Distinct NF-kappaB regulation by shear stress through Ras-dependent IkappaBalpha oscillations: real-time analysis of flow-mediated activation in live cells.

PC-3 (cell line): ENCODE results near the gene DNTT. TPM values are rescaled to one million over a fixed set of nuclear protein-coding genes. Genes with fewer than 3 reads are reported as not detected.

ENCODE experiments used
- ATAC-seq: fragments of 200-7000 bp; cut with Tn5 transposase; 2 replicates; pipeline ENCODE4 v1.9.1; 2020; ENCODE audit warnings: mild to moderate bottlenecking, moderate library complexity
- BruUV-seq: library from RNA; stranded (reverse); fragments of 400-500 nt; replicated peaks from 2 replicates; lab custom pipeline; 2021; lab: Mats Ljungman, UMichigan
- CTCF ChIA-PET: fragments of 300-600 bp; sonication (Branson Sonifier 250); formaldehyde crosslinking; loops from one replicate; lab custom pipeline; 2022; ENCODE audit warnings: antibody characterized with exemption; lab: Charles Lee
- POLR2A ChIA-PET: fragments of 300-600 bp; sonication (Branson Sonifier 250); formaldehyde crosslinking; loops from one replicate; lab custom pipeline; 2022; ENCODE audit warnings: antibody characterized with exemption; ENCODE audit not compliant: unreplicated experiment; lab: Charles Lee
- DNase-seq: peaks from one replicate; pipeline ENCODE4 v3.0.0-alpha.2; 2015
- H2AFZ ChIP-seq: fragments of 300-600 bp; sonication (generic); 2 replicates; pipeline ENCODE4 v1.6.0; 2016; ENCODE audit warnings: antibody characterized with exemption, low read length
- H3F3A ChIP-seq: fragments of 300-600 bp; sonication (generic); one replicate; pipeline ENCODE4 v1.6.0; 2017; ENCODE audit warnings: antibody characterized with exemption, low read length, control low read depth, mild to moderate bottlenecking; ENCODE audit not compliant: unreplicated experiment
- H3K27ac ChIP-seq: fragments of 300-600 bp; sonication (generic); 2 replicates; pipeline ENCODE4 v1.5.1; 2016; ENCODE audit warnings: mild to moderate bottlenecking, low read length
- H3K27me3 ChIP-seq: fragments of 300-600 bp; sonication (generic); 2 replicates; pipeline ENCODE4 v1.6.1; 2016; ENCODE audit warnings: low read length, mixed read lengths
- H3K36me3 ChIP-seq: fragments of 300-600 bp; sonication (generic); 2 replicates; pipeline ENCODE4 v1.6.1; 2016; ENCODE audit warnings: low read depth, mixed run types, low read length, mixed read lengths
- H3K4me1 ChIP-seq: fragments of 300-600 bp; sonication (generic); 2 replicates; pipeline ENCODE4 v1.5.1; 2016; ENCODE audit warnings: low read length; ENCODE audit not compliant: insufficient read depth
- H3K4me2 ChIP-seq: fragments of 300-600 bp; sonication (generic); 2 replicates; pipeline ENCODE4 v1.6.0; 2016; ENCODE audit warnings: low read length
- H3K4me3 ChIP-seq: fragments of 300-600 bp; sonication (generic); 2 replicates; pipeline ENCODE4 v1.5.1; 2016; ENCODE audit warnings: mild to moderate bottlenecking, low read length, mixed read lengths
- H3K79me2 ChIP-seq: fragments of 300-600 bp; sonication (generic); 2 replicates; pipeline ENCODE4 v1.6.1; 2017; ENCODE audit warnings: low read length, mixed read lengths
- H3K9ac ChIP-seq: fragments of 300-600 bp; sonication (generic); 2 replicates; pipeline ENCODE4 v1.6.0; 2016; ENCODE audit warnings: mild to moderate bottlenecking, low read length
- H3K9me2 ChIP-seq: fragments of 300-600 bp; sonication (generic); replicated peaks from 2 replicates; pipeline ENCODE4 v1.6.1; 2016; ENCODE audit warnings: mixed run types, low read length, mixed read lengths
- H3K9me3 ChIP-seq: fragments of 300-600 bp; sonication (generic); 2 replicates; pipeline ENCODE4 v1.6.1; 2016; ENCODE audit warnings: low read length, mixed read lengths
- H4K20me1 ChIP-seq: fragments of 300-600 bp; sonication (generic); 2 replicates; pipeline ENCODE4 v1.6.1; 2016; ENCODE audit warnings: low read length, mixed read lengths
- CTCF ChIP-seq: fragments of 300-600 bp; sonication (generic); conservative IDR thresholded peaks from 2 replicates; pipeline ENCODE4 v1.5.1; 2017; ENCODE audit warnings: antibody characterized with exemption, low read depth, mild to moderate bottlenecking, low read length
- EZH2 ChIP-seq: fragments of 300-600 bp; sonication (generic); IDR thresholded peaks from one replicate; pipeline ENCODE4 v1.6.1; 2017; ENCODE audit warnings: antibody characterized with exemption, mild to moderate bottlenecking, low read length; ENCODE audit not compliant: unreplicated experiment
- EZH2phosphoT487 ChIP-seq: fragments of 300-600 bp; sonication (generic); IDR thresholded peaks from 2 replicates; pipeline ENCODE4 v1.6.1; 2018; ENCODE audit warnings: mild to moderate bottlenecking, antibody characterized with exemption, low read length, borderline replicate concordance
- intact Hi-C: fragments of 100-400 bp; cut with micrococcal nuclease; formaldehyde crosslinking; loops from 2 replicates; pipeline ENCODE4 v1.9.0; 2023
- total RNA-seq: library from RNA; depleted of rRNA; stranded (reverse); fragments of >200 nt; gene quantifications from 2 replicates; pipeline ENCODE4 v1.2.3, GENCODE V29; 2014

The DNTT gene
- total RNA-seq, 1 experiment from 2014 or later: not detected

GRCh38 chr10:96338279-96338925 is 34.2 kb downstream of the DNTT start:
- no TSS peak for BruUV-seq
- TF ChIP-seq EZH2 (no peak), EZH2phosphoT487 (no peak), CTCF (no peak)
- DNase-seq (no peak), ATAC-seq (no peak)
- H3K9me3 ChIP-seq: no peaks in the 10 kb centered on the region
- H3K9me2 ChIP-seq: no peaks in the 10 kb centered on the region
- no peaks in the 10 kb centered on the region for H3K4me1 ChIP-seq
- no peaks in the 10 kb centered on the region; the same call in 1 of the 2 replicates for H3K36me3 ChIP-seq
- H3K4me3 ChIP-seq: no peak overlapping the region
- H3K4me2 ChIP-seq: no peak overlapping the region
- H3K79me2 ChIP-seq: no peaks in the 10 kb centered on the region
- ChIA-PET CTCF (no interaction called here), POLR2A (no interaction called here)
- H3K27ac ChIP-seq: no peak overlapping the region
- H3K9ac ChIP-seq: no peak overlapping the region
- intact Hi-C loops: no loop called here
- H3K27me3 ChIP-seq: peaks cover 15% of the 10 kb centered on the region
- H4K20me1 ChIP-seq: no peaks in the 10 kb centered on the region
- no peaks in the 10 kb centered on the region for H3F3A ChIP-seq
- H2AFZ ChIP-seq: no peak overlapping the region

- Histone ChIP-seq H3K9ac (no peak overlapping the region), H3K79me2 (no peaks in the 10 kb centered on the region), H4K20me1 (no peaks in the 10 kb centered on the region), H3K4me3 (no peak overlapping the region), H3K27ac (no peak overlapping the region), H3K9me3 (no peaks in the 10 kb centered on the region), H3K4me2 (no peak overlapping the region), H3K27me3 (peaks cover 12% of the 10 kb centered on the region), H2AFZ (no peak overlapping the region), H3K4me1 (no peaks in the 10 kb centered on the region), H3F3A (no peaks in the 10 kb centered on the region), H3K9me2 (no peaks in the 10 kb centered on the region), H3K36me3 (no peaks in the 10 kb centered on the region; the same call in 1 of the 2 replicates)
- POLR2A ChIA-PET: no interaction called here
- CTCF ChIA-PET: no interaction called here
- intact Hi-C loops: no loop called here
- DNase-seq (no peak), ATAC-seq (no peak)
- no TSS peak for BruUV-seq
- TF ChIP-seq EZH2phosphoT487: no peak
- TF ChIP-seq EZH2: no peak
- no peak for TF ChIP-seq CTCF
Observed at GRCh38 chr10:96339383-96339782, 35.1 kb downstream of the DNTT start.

ABSTRACT NF-kappaB, a transcription factor central to inflammatory regulation during development of atherosclerosis, is activated by soluble mediators and through biomechanical inputs such as flow-mediated shear- stress. To investigate the molecular mechanisms underlying shear stress mediated signal transduction in vascular cells we have developed a system that applies flow-mediated shear stress in a controlled manner, while inserted in a confocal microscope. In combination with GFP-based methods, this allows continuous monitoring of flow induced signal transduction in live cells and in real time. Flow-mediated shear stress, induced using the system, caused a successive increase in NF-kappaB-regulated gene activation. Experiments assessing the mechanisms underlying the NF-kappaB induced activity showed time and flow rate dependent effects on the inhibitor, IkappaBalpha, involving nuclear translocation characterized by a biphasic or cyclic pattern. The effect was observed in both endothelial- and smooth muscle cells, demonstrated to impact noncomplexed IkappaBalpha, and to involve mechanisms distinct from those mediating cytokine signals. In contrast, effects on the NF-kappaB subunit relA were similar to those observed during cytokine stimulation. Further experiments showed the flow induced inter-compartmental transport of IkappaBalpha to be regulated through the Ras GTP-ase, demonstrating a pronounced reduction in the effects following blocking of Ras activity. These studies show that flow-mediated shear stress, regulated by the Ras GTP-ase, uses distinct mechanisms of NF-kappaB control at the molecular level. The oscillatory pattern, reflecting inter-compartmental translocation of IkappaBetaalpha, is likely to have fundamental impact on pathway regulation and on development of shear stress-induced distinct vascular cell phenotypes.